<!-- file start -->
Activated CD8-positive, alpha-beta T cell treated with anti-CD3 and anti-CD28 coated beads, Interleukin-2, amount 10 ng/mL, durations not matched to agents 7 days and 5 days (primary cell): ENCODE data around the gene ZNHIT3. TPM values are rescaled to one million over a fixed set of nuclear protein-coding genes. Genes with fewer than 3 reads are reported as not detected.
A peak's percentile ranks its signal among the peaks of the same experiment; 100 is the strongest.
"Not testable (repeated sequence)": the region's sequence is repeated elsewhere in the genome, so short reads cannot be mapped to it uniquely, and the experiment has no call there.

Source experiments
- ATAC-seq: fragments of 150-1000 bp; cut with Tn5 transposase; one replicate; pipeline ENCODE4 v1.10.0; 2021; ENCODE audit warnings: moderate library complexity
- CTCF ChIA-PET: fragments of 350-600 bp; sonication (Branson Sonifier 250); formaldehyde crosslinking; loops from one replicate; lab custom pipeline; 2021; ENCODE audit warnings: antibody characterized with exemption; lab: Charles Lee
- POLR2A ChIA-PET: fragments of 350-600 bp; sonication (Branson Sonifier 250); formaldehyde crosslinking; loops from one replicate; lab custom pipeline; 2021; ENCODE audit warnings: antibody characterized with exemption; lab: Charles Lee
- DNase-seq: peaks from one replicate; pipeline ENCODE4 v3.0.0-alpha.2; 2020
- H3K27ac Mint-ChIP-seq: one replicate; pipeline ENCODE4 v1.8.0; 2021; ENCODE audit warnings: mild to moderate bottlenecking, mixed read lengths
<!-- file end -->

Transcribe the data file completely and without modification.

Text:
Activated CD8-positive, alpha-beta T cell treated with anti-CD3 and anti-CD28 coated beads, Interleukin-2, amount 10 ng/mL, durations not matched to agents 7 days and 5 days (primary cell): ENCODE data around the gene ZNHIT3. TPM values are rescaled to one million over a fixed set of nuclear protein-coding genes. Genes with fewer than 3 reads are reported as not detected.
A peak's percentile ranks its signal among the peaks of the same experiment; 100 is the strongest.
"Not testable (repeated sequence)": the region's sequence is repeated elsewhere in the genome, so short reads cannot be mapped to it uniquely, and the experiment has no call there.

Source experiments
- ATAC-seq: fragments of 150-1000 bp; cut with Tn5 transposase; one replicate; pipeline ENCODE4 v1.10.0; 2021; ENCODE audit warnings: moderate library complexity
- CTCF ChIA-PET: fragments of 350-600 bp; sonication (Branson Sonifier 250); formaldehyde crosslinking; loops from one replicate; lab custom pipeline; 2021; ENCODE audit warnings: antibody characterized with exemption; lab: Charles Lee
- POLR2A ChIA-PET: fragments of 350-600 bp; sonication (Branson Sonifier 250); formaldehyde crosslinking; loops from one replicate; lab custom pipeline; 2021; ENCODE audit warnings: antibody characterized with exemption; lab: Charles Lee
- DNase-seq: peaks from one replicate; pipeline ENCODE4 v3.0.0-alpha.2; 2020
- H3K27ac Mint-ChIP-seq: one replicate; pipeline ENCODE4 v1.8.0; 2021; ENCODE audit warnings: mild to moderate bottlenecking, mixed read lengths